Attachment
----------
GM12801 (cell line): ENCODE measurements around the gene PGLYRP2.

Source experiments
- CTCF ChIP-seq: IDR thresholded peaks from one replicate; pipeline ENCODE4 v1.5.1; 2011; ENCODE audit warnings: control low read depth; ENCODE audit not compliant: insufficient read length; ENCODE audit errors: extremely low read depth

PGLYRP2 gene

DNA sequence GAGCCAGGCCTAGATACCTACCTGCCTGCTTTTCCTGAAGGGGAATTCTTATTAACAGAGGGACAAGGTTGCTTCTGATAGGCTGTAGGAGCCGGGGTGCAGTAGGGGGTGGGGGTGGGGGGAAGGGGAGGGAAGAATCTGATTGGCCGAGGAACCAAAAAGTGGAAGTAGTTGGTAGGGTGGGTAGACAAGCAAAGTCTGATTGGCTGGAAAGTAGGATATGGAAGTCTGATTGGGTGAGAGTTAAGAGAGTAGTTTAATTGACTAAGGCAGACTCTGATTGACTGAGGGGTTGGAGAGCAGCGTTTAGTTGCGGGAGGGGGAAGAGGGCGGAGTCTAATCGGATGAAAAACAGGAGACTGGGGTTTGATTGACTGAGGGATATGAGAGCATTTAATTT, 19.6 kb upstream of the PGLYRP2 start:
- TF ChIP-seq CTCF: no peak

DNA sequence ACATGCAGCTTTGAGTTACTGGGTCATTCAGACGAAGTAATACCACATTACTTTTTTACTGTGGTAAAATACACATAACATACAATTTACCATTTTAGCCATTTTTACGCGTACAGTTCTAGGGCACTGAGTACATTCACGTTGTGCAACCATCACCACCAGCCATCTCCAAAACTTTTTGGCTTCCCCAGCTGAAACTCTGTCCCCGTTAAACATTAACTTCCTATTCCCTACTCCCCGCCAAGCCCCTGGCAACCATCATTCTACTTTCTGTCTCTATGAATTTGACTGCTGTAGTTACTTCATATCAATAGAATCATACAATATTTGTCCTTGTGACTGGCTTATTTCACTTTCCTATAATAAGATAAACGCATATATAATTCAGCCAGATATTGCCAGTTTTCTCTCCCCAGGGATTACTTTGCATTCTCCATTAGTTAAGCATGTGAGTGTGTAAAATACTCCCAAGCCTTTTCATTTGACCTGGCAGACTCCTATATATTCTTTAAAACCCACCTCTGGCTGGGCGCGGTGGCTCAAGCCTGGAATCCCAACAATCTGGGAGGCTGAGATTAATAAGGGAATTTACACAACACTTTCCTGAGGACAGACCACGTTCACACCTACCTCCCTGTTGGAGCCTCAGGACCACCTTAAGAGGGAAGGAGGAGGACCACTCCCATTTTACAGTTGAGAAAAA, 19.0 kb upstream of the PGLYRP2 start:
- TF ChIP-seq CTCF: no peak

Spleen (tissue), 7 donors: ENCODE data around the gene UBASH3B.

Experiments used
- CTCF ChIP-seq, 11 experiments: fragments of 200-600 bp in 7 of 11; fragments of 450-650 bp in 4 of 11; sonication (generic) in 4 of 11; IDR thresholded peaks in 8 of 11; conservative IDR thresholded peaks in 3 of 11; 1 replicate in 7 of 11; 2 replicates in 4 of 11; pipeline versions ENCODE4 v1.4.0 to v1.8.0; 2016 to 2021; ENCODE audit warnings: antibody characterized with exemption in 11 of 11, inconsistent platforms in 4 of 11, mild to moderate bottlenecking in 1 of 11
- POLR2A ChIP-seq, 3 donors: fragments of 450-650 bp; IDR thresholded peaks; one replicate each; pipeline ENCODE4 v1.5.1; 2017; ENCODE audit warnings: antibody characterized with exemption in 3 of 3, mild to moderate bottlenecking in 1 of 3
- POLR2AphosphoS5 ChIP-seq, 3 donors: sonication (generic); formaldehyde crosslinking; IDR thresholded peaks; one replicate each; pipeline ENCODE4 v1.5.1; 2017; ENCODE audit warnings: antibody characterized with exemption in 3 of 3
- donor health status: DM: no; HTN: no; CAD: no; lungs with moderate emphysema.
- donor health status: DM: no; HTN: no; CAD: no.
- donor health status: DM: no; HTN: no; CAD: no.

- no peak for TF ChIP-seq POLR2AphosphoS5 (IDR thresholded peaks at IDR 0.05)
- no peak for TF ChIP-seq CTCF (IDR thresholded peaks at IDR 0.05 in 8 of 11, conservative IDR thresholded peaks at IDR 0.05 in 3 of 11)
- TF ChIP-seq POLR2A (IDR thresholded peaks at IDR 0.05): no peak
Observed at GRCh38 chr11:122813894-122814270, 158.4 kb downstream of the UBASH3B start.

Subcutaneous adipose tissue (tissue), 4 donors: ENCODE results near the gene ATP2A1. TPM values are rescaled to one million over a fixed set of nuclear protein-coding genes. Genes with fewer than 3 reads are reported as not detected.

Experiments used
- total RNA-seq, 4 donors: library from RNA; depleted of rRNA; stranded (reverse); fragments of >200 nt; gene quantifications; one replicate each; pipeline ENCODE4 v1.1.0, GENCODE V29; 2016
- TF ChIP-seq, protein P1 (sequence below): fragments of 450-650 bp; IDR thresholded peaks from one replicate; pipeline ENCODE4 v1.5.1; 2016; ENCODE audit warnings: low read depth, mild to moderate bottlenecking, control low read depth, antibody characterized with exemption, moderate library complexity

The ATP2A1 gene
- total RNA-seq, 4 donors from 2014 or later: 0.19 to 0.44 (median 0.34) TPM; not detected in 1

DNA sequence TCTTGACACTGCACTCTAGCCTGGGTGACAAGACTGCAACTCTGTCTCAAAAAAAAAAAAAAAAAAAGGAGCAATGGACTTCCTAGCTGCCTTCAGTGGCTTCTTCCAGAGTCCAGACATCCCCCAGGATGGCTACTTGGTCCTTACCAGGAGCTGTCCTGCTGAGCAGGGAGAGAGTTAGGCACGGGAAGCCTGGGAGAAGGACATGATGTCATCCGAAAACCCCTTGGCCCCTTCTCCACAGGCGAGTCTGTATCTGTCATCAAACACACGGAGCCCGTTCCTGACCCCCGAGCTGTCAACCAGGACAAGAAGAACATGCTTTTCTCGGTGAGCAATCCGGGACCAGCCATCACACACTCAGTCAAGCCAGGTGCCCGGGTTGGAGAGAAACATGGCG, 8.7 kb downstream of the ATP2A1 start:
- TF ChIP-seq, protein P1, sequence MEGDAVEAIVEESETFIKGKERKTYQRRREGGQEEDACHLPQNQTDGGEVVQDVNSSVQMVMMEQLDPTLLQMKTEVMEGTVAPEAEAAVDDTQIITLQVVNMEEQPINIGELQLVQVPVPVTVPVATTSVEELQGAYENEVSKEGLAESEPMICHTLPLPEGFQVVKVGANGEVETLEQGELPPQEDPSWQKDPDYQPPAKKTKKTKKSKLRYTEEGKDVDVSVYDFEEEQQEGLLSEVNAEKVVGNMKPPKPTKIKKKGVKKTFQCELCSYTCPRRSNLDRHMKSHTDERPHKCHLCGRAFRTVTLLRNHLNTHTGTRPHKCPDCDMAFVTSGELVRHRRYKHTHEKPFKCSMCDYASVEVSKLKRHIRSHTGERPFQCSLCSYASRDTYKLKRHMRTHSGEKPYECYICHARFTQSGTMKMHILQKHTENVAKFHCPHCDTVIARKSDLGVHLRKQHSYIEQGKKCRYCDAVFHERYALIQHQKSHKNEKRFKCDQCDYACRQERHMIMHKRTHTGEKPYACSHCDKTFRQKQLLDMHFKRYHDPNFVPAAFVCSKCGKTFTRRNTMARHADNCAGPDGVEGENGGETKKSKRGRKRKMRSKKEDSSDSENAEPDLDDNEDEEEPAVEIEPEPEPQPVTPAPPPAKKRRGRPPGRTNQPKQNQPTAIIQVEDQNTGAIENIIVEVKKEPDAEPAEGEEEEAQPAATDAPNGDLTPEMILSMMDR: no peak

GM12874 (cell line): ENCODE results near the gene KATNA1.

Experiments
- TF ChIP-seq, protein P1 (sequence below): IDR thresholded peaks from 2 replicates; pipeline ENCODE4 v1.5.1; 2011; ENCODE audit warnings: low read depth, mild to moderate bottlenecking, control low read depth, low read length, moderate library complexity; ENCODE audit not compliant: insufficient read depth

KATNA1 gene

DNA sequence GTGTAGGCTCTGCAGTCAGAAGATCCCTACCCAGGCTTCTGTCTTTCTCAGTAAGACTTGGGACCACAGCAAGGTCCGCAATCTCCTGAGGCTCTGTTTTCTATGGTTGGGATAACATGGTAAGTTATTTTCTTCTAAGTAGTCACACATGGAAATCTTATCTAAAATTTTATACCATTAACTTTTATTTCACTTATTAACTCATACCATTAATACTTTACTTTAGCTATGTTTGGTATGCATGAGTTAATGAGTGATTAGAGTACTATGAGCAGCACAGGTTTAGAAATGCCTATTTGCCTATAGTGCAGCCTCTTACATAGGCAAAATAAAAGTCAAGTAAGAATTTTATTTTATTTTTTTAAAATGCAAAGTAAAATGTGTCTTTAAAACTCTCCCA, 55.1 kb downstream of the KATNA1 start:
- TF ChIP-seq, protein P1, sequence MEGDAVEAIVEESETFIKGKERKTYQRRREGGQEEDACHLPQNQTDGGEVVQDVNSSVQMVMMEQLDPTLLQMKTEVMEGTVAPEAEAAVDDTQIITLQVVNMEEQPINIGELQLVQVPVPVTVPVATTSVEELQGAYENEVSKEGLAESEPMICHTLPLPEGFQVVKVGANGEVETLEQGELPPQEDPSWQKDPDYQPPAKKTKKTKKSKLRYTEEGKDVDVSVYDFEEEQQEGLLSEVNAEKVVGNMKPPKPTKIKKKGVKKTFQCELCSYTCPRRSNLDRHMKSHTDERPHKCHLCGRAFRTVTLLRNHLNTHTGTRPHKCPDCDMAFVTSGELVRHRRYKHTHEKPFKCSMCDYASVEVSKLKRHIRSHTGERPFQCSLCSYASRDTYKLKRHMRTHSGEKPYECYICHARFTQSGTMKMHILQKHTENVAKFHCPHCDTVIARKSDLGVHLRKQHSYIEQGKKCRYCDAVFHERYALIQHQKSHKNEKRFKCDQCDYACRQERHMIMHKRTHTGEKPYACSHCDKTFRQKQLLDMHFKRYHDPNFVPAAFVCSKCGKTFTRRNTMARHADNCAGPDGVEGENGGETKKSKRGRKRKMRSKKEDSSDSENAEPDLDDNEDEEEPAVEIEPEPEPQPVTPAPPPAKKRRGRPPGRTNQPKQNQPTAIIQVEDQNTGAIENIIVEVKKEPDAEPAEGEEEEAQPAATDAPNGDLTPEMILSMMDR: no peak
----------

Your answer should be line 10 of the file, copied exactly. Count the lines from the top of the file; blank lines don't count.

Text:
Experiments used